Please note: The course descriptions displayed here are current as of Saturday, July 22, 2017, but the official Course Catalog should be used for all official planning.
The first course of a three-term sequence. Once students learn the alphabet and pronunciation, they acquire a basis for speaking, understanding, reading, and writing spoken Russian. Cultural information is incorporated throughout the course.
Beginning Russian I
Continued practice in speaking, reading, writing, and listening comprehension. Cultural information is incorporated throughout the course.
Prerequisite: RUSS 101 or consent of instructor
Beginning Russian II
Directed study follows a syllabus set primarily by the instructor to meet the needs or interests of an individual student or small group of students. The main goal of directed study is knowledge or skill acquisition, not research or creative work.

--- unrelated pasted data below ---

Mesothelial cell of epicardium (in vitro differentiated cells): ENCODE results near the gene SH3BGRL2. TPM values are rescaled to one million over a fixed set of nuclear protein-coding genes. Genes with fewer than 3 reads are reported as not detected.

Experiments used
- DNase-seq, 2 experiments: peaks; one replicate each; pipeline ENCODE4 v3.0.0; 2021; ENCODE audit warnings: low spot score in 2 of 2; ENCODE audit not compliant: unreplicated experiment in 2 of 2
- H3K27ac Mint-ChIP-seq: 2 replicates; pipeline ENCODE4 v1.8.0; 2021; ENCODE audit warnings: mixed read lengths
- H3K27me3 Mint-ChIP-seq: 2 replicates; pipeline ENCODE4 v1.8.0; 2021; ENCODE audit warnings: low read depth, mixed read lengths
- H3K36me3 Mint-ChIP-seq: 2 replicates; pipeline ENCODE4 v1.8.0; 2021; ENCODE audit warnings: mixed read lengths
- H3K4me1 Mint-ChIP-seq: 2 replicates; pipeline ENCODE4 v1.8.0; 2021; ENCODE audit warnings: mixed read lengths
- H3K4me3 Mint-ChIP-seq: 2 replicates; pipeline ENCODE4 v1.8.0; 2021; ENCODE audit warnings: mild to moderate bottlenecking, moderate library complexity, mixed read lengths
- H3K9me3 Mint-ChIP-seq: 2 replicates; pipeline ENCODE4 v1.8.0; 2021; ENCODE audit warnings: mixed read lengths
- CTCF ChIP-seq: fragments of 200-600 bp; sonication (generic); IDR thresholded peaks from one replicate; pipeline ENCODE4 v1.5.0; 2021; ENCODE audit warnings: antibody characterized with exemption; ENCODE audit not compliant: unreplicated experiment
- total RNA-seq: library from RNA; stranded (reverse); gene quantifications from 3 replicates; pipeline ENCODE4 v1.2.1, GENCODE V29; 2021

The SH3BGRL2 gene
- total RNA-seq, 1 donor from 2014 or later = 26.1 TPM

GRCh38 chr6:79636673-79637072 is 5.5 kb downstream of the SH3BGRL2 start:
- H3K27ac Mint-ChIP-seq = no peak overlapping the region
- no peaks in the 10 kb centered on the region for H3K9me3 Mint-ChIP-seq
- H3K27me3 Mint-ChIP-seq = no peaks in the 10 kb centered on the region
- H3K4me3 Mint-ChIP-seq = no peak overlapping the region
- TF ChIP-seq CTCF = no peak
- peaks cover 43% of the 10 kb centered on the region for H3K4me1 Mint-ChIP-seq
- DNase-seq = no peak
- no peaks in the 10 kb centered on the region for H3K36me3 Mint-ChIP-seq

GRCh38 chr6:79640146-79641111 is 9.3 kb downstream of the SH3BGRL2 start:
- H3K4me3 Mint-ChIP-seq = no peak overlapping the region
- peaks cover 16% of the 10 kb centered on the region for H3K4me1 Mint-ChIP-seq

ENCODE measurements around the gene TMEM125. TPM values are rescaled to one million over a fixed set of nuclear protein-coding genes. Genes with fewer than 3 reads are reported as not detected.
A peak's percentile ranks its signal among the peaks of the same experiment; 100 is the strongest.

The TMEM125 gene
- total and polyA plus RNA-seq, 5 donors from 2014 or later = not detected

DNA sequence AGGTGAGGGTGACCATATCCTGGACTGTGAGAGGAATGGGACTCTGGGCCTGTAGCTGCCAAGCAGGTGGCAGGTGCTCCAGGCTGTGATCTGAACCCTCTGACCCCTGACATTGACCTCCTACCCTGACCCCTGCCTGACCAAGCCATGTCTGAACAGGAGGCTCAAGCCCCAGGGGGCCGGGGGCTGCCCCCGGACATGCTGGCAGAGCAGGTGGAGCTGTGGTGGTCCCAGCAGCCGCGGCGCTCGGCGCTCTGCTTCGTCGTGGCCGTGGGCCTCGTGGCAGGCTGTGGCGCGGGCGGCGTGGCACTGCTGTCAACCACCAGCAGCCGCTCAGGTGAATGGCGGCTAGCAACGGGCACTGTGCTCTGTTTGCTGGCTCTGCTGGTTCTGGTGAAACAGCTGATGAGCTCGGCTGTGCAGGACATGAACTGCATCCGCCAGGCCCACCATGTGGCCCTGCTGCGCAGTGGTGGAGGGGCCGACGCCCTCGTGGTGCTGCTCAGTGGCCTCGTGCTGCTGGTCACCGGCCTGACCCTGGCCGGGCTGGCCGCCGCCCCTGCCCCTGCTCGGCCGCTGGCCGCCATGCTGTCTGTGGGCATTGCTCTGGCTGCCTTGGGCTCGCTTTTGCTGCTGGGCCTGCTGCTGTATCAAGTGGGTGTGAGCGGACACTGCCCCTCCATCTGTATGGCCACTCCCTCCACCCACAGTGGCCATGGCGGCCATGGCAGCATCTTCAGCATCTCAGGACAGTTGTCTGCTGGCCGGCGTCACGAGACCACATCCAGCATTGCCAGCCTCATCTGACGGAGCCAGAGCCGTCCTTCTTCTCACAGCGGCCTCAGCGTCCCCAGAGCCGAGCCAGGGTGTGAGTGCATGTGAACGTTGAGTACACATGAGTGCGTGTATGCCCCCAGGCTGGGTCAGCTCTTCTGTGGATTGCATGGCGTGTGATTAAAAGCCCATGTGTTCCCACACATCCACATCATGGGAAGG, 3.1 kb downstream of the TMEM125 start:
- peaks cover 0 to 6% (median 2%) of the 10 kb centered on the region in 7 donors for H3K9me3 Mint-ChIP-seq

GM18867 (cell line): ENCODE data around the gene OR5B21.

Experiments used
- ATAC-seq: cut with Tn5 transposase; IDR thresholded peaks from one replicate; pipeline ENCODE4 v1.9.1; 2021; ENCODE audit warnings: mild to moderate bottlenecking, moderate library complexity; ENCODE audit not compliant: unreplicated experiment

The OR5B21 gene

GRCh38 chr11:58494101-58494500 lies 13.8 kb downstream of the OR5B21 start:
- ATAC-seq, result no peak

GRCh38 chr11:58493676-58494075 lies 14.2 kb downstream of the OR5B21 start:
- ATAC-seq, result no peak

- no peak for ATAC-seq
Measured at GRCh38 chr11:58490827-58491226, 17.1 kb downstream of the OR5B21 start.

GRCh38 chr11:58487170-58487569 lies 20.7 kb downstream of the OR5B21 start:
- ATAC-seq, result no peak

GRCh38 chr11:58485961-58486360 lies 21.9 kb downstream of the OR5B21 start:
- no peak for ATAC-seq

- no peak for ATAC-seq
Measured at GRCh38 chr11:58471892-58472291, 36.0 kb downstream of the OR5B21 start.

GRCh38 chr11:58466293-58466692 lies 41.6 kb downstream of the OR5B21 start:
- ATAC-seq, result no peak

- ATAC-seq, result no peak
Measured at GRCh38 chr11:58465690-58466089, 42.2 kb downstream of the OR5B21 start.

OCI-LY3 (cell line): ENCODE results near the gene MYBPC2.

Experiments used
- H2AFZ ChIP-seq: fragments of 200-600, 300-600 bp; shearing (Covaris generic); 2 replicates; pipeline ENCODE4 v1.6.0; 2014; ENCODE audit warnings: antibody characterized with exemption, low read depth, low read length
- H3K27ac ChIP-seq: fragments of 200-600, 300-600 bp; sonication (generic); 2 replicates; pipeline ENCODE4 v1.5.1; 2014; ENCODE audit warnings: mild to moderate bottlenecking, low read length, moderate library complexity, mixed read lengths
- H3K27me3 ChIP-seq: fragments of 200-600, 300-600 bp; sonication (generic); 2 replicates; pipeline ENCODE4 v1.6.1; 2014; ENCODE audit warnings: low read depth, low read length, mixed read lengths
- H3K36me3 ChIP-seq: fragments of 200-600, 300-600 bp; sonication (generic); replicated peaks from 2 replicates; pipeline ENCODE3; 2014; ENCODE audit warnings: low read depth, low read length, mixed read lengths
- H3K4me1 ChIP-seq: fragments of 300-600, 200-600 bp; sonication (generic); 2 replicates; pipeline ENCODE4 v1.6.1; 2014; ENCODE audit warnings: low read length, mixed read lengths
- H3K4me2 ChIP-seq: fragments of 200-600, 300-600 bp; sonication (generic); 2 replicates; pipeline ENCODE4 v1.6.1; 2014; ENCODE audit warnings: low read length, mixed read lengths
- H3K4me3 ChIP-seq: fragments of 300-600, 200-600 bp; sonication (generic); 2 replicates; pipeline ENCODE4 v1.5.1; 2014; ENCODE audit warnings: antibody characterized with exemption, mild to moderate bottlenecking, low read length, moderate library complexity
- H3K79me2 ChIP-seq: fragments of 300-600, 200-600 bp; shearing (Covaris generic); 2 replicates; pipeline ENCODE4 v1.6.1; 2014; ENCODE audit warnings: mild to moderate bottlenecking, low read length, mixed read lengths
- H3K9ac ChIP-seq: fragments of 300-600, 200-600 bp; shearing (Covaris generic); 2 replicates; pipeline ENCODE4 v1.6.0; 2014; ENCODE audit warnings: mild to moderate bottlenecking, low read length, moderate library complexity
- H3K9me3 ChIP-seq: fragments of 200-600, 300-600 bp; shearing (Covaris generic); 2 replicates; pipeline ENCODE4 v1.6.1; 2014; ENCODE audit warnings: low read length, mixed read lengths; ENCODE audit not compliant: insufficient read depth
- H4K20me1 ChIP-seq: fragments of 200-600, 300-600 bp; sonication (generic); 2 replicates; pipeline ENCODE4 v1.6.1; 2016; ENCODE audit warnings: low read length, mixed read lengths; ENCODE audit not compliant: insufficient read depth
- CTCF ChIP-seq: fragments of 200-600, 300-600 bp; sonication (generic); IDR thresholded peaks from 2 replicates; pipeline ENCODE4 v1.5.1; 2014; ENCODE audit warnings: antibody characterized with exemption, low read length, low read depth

Units: 1 TO 98.
Prerequisite: Counter Registration Required.
Directed Study in Russian
An opportunity for students to apply their Russian language skills in business, government, and the non-profit sector on the regional, national, and international levels. Arranged in collaboration with and supervised by a member of the department. Includes discussion, report, and/or portfolio. Advance consultation and application required. Credit may be given for internships completed during a period of study abroad.
Prerequisite: Counter Registration Required.
Internship in Russian
Students acquire a wider range of linguistic structures, which enables them to start speaking, reading, and writing on a higher level.
Prerequisite: RUSS 102 or consent of instructor
Intermediate Beginning Russian
Grammar review and introduction of more complex grammatical concepts. Students read some authentic literary texts. Cultural information is presented through texts and audio-visual/computer materials.
Prerequisite: RUSS 201 or consent of instructor
Intermediate Russian I